With an exclusive fleet of 10 superyachts that span over nearly two decades, the chances that you will see a Nobiskrug yacht on the water are, indeed, rare. This custom German builder has made it its profession to deliver handcrafted pieces of art to some of the most discerning clients around the world since their first superyacht launch in 2000. One could argue that the reason for Nobiskrug’s exclusive fleet is the fact that the yard deals with some of the most complex and challenging one-off projects, never backing off from a project simply because it has never been done before – a venture that might appeal only to a handful of an already very select group of individuals.Photo: Tom van Oossanen / SuperYacht TimesThe truth is that when you talk about innovation, customisation and ground-breaking engineering in the yachting business, Nobiskrug is one of the few shipyards that’s really worth mentioning. From their very first project, the 92.4-metre Tatoosh, to their latest masterpiece, the radical 142.8-metre Sailing Yacht A, innovation is at the heart of each of their boats. For this special issue, therefore, we met up with shipyard Managing Director, Holger Kahl to discuss all things innovative to help define others’ perception of the term.
“Innovation for me is to develop a yacht, a real customised ship that adheres to and factors in all regulations without compromising on the owner’s vision.” Kahl’s answer to the question, ‘what does innovation mean to you?’ is a very clear indicator of the shipyard’s approach to their projects. Understanding that real change happens from deep within the yacht itself and not necessarily what is visible to the outside world, forms the foundation of each of their unique builds.
This philosophy rings true for perhaps nine out of Nobiskrug’s 10 completed projects. The exception here no doubt being the colossal Sailing Yacht A with its imposing and multifaceted exterior in addition to a dizzying maze of interconnected systems hidden throughout the inside of the vessel. Kahl sees the split reaction to the project as a good thing and hopes it might inspire more owners to take the same route. “I like these controversial discussions because this is somehow firing up the market as there may be other clients that pick that up and develop other ideas out of that.”Photo: Thierry Ameller
Tatoosh CREDIT - Ameller
Certainly, not all clients are after the latest in technology and design, but Nobiskrug understands that they appeal to a certain niche of a very particular market and Kahl seems to be quite content with that. “Let me put it this way; over the past 10 years we have put a strong focus on doing something truly innovative and we have a team that is set up and ready to come up with good ideas, ready to test new things and take the risk of creating something completely different. The league in which we are playing is much more set upon the early developmental stages of a project and this is also the type of owners who we have been dealing with until now. It is something we deeply appreciate.”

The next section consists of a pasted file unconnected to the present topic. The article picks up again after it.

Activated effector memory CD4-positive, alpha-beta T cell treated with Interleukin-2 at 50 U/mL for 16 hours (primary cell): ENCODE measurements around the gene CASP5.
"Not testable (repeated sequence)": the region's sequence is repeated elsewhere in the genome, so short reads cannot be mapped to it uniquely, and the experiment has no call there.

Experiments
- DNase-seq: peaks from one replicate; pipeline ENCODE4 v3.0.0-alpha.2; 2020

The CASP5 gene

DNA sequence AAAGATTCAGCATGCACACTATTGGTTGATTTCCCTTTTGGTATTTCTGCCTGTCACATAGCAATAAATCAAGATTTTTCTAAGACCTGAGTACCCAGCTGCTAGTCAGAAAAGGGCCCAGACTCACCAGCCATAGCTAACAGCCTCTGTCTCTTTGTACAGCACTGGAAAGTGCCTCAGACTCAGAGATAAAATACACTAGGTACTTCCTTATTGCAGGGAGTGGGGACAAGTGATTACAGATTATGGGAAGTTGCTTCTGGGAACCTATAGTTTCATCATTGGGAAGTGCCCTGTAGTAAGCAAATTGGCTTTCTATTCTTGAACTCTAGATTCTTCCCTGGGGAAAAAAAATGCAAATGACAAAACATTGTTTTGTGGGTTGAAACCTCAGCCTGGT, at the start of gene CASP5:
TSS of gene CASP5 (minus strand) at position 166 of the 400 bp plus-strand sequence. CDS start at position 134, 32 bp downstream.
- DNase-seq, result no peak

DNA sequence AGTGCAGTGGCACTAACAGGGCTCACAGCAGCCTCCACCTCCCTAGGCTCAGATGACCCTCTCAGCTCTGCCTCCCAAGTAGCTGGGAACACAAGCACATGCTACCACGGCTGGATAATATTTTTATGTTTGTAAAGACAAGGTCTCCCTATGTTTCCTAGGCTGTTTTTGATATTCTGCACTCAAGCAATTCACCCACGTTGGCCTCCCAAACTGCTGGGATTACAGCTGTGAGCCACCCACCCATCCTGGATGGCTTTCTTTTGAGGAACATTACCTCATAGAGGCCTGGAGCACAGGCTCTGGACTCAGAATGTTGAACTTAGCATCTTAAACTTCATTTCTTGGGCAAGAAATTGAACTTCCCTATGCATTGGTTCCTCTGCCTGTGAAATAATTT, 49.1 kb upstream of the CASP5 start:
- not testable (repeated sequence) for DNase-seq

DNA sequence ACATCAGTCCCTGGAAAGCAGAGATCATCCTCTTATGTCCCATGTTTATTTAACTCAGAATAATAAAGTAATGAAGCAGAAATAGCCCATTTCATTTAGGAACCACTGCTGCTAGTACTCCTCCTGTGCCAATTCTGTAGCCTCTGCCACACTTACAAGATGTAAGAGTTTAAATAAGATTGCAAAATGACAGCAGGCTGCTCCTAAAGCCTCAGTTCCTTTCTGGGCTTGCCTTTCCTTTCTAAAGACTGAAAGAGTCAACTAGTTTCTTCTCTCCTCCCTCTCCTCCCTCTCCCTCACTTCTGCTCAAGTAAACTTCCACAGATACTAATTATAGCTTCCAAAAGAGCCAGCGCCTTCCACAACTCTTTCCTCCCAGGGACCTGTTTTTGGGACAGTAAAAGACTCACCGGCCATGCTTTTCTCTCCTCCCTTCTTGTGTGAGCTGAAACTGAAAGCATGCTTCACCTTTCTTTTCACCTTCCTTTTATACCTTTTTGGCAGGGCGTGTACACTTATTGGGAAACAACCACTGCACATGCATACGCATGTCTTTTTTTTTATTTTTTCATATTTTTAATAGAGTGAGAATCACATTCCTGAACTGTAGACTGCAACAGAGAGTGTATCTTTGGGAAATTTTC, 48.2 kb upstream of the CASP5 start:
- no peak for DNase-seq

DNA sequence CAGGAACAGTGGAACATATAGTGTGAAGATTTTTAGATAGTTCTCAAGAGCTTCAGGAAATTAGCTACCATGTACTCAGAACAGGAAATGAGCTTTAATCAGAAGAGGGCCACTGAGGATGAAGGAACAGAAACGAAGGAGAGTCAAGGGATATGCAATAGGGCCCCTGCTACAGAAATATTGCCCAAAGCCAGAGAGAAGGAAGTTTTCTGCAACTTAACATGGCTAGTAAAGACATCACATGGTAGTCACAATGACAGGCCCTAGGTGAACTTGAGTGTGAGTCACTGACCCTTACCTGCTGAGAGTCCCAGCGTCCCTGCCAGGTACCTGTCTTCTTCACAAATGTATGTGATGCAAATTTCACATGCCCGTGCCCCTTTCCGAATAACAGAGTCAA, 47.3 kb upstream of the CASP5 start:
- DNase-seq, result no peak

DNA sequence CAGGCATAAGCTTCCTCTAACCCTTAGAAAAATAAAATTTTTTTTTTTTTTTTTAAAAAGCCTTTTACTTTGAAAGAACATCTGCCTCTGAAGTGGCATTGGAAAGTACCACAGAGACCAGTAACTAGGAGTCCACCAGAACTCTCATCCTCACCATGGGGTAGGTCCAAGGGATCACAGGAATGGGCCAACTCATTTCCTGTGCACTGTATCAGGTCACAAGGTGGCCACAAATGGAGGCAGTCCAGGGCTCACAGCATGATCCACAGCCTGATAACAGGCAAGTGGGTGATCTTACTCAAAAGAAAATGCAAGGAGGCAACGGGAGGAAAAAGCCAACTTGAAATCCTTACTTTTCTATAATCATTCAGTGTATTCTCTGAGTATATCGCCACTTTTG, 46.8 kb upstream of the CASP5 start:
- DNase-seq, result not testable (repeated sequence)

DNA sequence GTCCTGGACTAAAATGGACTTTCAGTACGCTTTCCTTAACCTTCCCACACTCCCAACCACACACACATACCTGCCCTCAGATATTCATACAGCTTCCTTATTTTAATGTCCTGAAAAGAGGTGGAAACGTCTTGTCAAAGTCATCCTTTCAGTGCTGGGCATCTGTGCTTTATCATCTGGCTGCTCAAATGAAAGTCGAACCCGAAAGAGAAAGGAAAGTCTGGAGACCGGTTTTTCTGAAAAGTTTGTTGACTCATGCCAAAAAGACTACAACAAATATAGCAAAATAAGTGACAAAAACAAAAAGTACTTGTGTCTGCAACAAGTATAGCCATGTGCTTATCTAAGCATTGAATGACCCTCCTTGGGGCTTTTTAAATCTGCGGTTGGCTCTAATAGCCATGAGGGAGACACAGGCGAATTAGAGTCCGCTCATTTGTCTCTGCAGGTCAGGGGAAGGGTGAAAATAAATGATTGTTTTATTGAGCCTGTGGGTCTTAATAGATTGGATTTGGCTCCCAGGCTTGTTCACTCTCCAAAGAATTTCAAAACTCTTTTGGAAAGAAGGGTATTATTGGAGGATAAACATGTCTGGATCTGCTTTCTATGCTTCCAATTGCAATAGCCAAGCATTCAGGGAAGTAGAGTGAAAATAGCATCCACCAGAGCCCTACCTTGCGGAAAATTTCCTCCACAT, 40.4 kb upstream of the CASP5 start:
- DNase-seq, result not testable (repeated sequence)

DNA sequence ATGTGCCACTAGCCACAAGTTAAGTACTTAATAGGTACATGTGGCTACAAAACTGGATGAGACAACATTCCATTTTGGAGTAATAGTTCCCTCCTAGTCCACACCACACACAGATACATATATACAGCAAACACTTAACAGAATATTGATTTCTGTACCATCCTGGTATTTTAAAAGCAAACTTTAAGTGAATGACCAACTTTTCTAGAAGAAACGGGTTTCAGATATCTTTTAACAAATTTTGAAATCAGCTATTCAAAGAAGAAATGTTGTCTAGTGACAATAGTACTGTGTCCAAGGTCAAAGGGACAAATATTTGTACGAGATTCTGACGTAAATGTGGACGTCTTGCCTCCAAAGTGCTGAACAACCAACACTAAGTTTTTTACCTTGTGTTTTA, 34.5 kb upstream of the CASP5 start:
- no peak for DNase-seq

Was innovation something Nobiskrug focused on from the beginning?
As it turned out, yes. Let’s go back to the year 2000 when we launched Tatoosh, which, for me, is still one of the trendsetting big yachts in the 90-metre plus range; she is a classic. Tatoosh was a huge vessel and at the time she was considered innovative as it was part of the beginning of building bigger yachts and I am so happy that Nobiskrug was part of that from the very start. She is still very well known today some 17 years later and is seen cruising all over the world.
What are the innovations that you find yourself focusing on today?
A big part of that for us is to cope with the increasingly stringent regulations under which these vessels have to be built today. I see it as an innovation in itself to be able to define the requests of an owner and to deliver something that is purely something for him or her within these confines. Not only have that but to do so in a way that is technically efficient and will help reduce the costs of operating a yacht. Whether it’s a sophisticated air conditioning system that is able to operate in temperatures far below zero or in some the most humid climates in the world without constantly being on the technical edge of the yacht’s systems, all the while adhering to these regulations.